I can't 'pluck' GHS51m but I'll refund if I lose court case – Woyome
Businessman Alfred Woyome has said he will refund the GHc 51 million paid him by the state as judgment debt if he loses the case against the government of Ghana at the African Court on Human and Peoples Rights.
Mr Woyome resorted to the ACHPR after the International Chamber of Commerce thrashed an earlier one.
So far, Mr Woyome has refunded GHc4 million of the amount to the state following a Supreme Court ruling to that effect.
The state has identified five properties worth $7.5 million which Deputy Attorney General Godfred Dame says belong to Mr Woyome and could be possessed by the state as part of moves to retrieve the remainder of the GHc 51.2 million.
Mr Woyome told Umaru Sanda Amadu on Accra-based Citi FM's Eye Witness News on Monday, 15 October that he will pay the rest of the money if he loses the pending cases.
“If the Ghana government wins fully, Pan-African court and everything, why not? We’ll make arrangements. I cannot say I can pluck GHc 51 million and bring it, but as I live, I’ll pay. But if I win, government will have to pay me.”
Mr Woyome was paid the GHS51.2 million after he sued the state over an alleged breach of a purported contract between him and the government. In connection with the termination of the same alleged contract, foreign construction firm Waterville Holdings BVI, was also paid €25 million.
In the Waterville case, the Supreme Court, on June 14, 2013, declared as null and void, and of no operative effect, the contract between the firm and the Government of Ghana titled: ‘Contract for the Rehabilitation (Design, Construction, Fixtures, Fittings and Equipment) of a 40,000 Seating Capacity Baba Yara Sports Stadium in Kumasi, Ghana’ entered into between the Republic of Ghana and Waterville Holdings Limited (BVI), of P.O. Box 3444, Road Town, Tortola, British Virgin Islands on April 26, 2006.
The ruling was premised on the basis that the alleged contract, which was the ground for the payment of the judgment debt to Waterville, following its alleged illegal termination, contravened Article 181 (5) of the 1992 Constitution, which required such contracts to go to Parliament for approval. The same court ruled that Mr Woyome did not merit the GHS51.2 million based on similar grounds.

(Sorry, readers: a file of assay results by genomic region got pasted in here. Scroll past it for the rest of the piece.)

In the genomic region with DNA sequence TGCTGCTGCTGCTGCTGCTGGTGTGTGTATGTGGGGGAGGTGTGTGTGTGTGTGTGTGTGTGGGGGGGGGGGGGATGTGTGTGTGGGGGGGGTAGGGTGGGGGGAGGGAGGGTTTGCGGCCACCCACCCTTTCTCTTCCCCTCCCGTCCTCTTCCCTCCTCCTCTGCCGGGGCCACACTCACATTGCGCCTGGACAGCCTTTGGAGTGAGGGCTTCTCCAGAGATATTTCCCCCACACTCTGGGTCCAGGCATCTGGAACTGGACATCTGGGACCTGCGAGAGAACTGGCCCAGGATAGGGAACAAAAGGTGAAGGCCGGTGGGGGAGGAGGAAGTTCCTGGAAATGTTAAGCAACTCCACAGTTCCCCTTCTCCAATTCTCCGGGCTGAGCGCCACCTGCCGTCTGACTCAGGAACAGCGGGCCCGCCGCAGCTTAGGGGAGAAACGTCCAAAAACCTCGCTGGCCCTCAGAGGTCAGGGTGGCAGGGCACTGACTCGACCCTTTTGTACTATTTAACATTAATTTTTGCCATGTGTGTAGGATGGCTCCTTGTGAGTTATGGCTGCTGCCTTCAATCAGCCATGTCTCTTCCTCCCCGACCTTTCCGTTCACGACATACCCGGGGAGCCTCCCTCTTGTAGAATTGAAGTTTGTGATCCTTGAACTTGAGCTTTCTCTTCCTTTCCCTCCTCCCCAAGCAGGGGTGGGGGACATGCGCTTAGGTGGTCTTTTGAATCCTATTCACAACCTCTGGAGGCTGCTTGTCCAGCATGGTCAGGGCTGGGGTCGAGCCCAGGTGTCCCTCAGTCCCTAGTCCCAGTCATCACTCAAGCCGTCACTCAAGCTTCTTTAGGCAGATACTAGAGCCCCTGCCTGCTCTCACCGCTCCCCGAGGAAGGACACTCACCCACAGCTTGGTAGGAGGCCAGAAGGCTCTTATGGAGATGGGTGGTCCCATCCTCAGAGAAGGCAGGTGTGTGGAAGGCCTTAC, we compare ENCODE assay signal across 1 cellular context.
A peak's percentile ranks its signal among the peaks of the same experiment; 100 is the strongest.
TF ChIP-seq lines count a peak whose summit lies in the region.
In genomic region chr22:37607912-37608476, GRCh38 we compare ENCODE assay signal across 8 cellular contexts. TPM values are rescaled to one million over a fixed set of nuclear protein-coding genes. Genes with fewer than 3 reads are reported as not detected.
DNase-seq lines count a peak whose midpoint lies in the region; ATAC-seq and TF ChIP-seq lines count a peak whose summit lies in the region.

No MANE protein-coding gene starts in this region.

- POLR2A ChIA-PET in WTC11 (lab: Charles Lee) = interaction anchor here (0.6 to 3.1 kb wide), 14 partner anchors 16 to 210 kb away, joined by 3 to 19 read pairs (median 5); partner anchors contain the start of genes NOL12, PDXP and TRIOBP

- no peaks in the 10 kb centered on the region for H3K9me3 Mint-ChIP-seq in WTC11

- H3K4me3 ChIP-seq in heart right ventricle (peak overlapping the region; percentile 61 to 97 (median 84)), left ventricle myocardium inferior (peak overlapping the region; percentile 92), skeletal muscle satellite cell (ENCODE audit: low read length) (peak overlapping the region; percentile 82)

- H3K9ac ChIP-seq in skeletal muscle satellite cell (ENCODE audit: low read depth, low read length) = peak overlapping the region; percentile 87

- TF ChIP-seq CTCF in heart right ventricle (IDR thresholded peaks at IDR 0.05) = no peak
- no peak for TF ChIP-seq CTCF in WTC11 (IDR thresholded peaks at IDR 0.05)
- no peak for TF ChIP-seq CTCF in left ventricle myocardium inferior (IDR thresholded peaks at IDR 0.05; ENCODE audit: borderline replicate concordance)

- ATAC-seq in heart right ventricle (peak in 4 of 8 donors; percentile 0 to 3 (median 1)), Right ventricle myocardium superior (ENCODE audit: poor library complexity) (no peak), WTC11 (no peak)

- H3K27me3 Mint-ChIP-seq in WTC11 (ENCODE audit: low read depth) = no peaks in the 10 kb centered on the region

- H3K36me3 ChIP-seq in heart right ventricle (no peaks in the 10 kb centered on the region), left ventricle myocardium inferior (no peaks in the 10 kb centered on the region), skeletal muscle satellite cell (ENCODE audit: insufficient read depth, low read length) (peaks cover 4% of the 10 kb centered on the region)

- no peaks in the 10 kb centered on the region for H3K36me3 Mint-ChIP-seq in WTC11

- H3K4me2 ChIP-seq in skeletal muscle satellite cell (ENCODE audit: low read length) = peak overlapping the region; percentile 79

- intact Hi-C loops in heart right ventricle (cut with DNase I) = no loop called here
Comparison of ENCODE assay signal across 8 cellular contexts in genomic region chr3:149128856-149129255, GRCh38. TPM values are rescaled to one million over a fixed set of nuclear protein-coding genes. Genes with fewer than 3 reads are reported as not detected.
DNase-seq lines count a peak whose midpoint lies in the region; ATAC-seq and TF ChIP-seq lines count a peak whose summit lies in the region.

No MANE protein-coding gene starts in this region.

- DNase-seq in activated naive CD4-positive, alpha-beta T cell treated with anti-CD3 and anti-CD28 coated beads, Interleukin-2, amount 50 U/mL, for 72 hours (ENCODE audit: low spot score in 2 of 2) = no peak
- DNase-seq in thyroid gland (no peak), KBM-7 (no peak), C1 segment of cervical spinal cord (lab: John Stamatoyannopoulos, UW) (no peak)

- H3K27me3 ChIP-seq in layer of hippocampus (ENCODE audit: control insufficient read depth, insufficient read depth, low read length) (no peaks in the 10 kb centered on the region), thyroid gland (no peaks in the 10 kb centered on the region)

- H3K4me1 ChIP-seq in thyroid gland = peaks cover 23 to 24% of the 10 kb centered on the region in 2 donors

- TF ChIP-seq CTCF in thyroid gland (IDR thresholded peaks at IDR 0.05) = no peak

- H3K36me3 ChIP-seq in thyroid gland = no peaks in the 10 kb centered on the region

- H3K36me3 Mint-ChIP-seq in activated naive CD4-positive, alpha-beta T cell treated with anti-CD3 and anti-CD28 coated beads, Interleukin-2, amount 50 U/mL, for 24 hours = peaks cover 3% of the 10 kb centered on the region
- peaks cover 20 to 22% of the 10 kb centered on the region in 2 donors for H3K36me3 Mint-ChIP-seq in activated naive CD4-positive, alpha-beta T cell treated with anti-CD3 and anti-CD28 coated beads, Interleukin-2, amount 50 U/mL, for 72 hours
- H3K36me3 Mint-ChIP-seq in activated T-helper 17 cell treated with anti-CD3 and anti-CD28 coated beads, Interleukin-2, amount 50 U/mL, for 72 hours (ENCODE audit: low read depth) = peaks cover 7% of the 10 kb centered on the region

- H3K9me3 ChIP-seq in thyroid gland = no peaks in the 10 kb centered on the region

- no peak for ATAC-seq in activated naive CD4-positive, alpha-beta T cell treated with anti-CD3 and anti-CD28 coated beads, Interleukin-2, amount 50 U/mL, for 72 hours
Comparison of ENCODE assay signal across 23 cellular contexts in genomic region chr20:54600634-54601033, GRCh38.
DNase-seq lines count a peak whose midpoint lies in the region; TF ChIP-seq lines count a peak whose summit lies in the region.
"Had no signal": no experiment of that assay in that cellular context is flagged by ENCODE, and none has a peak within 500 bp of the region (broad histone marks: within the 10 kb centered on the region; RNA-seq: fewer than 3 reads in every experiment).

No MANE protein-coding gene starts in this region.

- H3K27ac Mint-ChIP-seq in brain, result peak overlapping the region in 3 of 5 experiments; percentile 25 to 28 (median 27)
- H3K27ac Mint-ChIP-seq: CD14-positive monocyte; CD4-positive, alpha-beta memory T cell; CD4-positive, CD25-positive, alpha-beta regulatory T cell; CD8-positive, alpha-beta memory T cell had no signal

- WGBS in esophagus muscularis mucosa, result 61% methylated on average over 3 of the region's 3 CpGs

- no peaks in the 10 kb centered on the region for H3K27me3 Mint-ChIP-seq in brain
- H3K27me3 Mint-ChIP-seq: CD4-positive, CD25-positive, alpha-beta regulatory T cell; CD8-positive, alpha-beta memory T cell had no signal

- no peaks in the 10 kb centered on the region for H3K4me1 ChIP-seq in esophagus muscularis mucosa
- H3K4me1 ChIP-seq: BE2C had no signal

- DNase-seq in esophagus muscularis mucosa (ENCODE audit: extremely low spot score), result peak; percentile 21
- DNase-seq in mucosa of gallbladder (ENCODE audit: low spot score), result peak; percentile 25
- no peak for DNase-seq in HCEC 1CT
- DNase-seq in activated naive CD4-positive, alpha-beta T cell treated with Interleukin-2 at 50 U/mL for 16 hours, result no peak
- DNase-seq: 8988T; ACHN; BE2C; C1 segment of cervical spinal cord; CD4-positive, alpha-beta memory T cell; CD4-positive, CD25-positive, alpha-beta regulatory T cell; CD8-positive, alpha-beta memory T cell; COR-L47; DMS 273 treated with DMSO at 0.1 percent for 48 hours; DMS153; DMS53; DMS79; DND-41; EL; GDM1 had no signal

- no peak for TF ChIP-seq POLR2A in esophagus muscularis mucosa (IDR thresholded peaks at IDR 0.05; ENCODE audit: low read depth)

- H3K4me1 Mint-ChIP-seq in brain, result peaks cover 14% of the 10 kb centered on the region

Mr Woyome promised to refund the money by the end of 2015. In March last year, his lead counsel, Sarfo Boabeng, told the nine-member Supreme Court panel that heard the AG’s application for the retrieval of the money that his client had already resolved to make the payment at the end of 2015.
Mr Woyome’s accounts and assets were frozen about three years ago after he was arrested and charged for causing financial loss to the state, as well as defrauding by false pretence, with regards to the payment made to him between 2009 and 2010 under Mrs Betty Mould-Iddrisu and Mr Ebo Barton-Odro, as Attorney General and Deputy, respectively.
However, he was acquitted and discharged by a High Court on two counts of defrauding by false pretences and causing financial loss to the state.
According to the presiding judge, John Ajet-Nasam – who is one of 34 judges being investigated by the Chief Justice for corruption and who was recently removed from the judiciary on the orders of President John Mahama after investigations regarding his bribery conduct found him to have sullied his office – the prosecutors failed to prove Mr Woyome fraudulently obtained the GHS51.2 million.
Justice Ajet-Nasam also indicted the prosecution for failing to call Mrs Mould-Iddrisu, Mr Rex Magnus Danquah, Mr Barton-Odro, Mr Paul Asimenu, Mr Samuel Nerquaye-Tetteh and others – who had all given written opinions that Mr Woyome was entitled to the money – as witnesses.
Subsequently, a civil suit on the same case by Mr Amidu resulted in the apex court ruling that Mr Woyome, as well as Waterville, did not merit the payment for the work they allegedly did for the state ahead of Ghana’s hosting of CAN 2008, since he had not parliamentary approval for the contract that covered that endeavour.
Anti-corruption crusader Martin Amidu recently filed a suit at the Supreme Court praying the highest court of the land to throw out a suit filed by one Abdulai Yusif Fanash Muhammed, in which he is praying the same court to overturn its own ruling in which it said Mr Woyome must refund the GHS51.2 million.
The Hohoe resident sued Mr Amidu, the Attorney General, and Mr Woyome for a declaration that “the financial engineering claims by Alfred Agbesi Woyome arising out of the tender bid by Vamed Engineering GmbH/Waterville Holdings during the procurement process from June 2005 until its wrongful abrogation in August 2005, is not an international business transaction within the meaning of Article 181 of the Constitution, 1992,” for which reason parliamentary endorsement would have been necessary.